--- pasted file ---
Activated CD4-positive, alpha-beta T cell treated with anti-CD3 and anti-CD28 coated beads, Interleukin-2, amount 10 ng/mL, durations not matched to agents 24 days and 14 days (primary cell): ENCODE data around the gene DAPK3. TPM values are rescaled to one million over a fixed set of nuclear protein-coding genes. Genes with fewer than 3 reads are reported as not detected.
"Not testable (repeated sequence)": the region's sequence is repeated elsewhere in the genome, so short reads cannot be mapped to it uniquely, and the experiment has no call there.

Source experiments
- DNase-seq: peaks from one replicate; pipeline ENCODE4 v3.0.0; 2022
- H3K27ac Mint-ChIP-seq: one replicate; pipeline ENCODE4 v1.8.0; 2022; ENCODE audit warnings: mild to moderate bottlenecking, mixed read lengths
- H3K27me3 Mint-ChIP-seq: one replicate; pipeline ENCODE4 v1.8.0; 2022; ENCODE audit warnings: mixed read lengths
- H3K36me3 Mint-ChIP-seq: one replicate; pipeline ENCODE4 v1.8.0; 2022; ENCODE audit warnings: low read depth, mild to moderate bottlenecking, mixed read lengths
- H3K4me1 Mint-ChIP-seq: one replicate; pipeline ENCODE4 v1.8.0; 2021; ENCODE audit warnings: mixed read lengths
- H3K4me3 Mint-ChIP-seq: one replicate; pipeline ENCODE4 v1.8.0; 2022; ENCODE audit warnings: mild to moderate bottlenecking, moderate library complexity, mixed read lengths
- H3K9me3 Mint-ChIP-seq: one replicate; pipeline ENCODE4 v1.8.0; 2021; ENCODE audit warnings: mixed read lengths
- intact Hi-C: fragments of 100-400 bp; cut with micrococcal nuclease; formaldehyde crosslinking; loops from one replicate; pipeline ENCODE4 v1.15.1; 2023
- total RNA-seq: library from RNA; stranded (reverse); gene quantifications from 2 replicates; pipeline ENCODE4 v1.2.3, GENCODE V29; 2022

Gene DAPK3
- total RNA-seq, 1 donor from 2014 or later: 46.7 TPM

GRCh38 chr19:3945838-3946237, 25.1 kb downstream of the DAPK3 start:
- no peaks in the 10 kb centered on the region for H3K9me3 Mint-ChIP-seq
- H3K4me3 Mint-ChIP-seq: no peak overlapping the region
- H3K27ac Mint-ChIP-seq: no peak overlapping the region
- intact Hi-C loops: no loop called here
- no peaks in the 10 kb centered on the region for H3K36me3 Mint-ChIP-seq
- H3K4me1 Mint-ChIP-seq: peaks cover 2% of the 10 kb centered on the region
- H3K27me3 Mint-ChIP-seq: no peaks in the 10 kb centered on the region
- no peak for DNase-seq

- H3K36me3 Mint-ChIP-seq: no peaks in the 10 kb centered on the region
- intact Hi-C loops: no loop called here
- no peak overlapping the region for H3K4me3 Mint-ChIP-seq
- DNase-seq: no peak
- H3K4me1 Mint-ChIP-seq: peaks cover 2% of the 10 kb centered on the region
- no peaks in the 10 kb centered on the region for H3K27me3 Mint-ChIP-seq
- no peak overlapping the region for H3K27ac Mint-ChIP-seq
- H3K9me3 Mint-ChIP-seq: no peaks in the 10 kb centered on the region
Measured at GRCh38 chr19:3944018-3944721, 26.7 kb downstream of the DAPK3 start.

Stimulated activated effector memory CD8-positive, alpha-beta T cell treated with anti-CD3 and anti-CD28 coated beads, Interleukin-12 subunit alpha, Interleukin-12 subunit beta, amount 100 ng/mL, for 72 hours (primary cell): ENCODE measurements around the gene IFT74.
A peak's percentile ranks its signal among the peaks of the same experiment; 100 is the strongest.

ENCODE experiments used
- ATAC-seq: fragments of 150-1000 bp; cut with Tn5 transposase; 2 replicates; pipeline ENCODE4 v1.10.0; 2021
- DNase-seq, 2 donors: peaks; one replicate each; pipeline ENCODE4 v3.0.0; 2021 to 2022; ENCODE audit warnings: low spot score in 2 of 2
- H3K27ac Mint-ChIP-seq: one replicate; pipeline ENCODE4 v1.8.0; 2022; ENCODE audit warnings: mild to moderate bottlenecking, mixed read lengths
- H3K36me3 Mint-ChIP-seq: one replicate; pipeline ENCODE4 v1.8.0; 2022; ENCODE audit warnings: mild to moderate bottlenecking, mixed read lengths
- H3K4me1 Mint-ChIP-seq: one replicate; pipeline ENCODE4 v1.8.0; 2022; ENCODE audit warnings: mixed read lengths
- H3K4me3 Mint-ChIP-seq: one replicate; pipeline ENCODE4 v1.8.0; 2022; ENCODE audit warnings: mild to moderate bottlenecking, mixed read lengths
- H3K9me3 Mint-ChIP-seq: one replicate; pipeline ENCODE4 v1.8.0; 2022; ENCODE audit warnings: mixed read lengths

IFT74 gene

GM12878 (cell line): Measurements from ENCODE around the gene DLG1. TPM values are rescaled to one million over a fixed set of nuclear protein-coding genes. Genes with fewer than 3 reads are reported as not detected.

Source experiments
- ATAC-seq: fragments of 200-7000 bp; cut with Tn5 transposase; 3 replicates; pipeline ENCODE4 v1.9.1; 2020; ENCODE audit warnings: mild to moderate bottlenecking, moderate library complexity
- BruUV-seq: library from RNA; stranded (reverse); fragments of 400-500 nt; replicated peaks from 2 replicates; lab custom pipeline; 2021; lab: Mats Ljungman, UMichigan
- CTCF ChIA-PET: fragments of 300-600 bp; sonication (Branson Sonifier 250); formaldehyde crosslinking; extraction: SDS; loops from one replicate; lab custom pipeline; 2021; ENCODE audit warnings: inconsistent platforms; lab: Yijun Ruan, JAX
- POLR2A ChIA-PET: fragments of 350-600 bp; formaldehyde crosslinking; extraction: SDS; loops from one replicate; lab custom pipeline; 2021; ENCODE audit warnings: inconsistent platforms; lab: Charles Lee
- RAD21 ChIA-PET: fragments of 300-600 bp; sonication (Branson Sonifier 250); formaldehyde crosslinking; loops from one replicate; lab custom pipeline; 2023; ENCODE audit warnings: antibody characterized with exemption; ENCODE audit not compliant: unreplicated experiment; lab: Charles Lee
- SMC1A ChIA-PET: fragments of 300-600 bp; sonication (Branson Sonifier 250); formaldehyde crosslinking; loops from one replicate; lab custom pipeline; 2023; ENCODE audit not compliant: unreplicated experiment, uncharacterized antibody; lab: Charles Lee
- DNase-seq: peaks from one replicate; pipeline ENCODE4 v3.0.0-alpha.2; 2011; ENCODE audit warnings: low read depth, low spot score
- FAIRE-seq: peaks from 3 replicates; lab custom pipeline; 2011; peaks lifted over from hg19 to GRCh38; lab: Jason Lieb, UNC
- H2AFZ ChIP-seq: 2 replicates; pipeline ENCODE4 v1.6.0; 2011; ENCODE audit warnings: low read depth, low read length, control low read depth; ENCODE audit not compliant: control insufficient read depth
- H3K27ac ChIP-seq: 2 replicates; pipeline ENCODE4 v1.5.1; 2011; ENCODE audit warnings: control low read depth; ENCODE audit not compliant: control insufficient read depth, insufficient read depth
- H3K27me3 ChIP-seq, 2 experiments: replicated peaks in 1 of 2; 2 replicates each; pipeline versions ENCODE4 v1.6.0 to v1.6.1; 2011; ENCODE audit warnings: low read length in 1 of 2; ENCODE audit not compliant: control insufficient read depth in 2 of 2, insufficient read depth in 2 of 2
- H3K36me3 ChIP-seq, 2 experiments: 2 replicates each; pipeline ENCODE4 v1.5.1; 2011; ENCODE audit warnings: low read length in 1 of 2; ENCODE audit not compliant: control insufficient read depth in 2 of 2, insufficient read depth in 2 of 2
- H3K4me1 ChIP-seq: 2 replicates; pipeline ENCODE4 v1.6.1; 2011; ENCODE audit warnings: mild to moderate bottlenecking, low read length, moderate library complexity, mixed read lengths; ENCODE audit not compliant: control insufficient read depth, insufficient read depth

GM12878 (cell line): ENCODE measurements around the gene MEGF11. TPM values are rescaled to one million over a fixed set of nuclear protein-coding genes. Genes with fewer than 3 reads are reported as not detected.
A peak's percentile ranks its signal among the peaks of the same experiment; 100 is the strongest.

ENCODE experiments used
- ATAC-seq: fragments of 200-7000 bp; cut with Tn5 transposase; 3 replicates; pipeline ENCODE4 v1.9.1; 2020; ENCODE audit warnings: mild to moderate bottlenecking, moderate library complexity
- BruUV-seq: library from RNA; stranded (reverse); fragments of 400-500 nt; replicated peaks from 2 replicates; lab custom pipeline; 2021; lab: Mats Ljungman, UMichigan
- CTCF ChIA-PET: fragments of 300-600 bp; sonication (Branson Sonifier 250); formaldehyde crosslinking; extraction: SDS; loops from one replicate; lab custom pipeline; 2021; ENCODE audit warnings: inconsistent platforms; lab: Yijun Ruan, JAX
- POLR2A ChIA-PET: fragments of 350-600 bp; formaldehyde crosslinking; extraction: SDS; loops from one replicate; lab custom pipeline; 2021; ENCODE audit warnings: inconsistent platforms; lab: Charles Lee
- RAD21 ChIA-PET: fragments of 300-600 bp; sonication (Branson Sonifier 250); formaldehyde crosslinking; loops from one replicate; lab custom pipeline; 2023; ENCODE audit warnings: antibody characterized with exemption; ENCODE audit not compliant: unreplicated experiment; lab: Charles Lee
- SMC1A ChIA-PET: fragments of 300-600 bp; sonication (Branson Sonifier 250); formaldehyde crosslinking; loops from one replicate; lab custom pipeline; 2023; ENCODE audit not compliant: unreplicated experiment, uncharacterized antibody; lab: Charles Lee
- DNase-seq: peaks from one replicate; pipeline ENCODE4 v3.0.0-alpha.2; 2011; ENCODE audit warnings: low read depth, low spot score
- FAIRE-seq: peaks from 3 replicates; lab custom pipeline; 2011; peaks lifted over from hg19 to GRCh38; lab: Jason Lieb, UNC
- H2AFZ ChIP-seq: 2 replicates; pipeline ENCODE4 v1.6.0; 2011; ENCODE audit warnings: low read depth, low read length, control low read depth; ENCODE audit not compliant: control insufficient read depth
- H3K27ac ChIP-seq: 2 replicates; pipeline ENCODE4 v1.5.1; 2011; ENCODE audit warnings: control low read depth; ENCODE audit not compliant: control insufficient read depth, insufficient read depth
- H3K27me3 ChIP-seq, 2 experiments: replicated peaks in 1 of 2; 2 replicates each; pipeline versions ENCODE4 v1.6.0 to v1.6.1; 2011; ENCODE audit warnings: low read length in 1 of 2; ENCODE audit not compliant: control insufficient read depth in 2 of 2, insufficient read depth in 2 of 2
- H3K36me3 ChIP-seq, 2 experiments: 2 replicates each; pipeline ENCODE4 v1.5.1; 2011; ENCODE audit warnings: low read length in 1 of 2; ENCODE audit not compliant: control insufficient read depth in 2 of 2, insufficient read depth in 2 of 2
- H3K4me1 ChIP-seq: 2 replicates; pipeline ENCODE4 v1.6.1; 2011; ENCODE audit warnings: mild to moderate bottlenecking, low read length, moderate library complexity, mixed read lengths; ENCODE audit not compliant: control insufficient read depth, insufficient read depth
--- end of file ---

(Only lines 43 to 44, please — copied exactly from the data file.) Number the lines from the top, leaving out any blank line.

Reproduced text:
IFT74 gene

GM12878 (cell line): Measurements from ENCODE around the gene DLG1. TPM values are rescaled to one million over a fixed set of nuclear protein-coding genes. Genes with fewer than 3 reads are reported as not detected.